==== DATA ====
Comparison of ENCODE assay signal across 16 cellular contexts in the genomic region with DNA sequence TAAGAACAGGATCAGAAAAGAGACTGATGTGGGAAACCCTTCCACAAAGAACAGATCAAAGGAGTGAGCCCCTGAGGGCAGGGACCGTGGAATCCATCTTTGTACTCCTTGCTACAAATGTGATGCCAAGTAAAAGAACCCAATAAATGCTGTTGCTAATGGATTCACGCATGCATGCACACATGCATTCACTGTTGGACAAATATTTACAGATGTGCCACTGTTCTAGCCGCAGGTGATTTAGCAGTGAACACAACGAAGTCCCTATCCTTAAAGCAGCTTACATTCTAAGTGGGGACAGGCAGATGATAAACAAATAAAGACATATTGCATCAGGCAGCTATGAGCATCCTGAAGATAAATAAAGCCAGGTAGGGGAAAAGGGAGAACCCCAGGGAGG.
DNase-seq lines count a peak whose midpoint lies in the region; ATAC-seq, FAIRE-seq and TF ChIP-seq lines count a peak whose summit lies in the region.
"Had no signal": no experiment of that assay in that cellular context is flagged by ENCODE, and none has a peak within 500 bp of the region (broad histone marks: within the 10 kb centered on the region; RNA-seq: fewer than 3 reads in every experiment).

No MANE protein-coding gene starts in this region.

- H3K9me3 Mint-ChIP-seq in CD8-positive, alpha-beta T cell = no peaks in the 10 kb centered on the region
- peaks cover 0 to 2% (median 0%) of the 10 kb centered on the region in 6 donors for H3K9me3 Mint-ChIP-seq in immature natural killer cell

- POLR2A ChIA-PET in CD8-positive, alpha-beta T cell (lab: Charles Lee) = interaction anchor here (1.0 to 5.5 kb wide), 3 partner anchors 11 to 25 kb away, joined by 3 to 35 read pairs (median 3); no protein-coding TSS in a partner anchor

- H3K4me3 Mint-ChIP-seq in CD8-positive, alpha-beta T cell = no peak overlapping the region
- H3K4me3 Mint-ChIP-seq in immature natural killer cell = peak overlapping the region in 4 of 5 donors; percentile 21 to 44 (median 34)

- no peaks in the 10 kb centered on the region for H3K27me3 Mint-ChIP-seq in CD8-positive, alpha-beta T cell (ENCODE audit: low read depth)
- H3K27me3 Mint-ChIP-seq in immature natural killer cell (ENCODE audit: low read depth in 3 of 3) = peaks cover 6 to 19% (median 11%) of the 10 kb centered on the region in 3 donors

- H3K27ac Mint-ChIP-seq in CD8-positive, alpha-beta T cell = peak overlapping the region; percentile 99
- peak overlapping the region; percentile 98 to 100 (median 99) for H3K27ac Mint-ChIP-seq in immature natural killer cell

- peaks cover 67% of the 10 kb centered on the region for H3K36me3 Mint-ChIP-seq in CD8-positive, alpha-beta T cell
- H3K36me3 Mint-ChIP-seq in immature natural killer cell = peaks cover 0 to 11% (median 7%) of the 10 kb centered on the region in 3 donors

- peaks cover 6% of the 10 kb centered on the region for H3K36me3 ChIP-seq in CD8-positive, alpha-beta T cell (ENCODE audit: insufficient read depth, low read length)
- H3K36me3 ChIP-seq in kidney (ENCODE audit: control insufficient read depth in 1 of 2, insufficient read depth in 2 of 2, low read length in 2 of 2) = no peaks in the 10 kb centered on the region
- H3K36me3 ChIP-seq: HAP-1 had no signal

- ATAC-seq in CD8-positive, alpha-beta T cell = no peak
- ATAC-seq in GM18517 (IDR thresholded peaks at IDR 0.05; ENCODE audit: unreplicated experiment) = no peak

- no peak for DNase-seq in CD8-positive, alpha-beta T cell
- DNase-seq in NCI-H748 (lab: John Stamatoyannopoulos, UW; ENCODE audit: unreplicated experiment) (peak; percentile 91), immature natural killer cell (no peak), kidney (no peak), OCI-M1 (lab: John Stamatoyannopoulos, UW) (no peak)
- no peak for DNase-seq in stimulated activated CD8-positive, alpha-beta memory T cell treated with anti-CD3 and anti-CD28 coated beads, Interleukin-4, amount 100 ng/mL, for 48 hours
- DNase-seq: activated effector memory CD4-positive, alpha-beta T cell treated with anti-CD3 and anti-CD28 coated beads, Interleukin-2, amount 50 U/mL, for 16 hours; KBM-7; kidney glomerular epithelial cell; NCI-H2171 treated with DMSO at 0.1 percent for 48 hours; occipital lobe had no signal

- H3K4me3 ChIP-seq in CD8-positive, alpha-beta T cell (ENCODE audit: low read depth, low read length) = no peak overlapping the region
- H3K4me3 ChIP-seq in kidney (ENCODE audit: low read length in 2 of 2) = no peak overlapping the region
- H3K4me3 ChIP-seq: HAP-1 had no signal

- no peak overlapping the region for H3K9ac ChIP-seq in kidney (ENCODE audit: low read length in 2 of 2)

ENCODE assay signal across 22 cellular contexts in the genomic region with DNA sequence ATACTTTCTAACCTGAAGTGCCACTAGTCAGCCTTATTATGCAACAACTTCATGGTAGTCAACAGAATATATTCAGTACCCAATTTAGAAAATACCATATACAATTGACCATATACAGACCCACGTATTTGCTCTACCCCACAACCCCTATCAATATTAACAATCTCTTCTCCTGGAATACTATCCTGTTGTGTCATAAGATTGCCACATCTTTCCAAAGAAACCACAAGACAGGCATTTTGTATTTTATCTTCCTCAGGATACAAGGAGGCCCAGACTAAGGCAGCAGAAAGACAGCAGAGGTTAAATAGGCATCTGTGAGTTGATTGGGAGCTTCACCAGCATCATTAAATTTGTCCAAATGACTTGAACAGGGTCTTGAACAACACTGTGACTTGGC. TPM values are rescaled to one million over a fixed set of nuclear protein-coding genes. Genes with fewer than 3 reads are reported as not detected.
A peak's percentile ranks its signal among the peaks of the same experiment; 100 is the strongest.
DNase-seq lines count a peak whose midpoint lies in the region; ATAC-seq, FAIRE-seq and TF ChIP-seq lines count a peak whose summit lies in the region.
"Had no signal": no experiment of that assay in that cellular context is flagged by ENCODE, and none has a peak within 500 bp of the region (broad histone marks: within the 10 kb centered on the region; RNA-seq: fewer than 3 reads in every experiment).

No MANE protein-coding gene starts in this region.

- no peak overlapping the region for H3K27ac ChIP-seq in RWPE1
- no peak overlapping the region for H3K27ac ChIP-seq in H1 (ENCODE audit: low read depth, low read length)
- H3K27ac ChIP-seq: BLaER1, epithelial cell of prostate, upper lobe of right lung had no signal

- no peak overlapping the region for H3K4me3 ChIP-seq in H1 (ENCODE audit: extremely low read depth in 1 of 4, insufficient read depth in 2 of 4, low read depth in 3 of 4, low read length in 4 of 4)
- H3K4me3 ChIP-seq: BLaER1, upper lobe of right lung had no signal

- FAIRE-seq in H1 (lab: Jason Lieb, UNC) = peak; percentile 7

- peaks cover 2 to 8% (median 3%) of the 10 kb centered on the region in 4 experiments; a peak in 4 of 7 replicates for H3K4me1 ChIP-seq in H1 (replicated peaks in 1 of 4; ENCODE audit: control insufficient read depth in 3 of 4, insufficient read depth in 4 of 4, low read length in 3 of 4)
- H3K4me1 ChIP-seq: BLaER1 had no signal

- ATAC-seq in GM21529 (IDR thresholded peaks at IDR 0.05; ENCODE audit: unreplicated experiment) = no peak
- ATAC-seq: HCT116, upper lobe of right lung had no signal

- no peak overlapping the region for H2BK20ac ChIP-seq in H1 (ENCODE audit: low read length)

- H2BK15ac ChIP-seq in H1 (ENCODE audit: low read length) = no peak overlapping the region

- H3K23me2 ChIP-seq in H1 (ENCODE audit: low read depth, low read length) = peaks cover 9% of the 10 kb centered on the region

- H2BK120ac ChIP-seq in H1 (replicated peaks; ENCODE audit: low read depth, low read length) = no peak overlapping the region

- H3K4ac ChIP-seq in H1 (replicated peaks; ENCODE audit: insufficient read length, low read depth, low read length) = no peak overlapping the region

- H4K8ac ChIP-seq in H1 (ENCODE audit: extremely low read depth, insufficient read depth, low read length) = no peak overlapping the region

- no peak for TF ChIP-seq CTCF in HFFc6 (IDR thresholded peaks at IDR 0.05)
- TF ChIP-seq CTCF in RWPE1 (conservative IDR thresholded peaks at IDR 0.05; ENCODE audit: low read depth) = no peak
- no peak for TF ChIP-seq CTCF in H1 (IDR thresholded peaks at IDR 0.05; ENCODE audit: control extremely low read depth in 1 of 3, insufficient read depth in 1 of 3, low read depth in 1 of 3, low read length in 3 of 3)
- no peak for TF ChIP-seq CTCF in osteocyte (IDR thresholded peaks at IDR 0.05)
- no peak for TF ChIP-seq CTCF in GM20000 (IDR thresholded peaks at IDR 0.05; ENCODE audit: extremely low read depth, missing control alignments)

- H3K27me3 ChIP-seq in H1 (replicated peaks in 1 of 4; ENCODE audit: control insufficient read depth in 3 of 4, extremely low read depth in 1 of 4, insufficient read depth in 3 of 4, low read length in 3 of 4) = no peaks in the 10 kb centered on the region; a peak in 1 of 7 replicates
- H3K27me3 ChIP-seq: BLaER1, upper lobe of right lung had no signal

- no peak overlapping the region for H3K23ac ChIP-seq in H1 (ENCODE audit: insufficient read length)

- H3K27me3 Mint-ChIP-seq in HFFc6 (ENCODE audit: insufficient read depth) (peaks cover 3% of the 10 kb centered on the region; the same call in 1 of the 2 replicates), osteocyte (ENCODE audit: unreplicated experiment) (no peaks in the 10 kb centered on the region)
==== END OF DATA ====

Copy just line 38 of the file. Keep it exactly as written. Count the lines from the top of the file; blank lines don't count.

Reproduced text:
- H3K4me3 ChIP-seq: BLaER1, upper lobe of right lung had no signal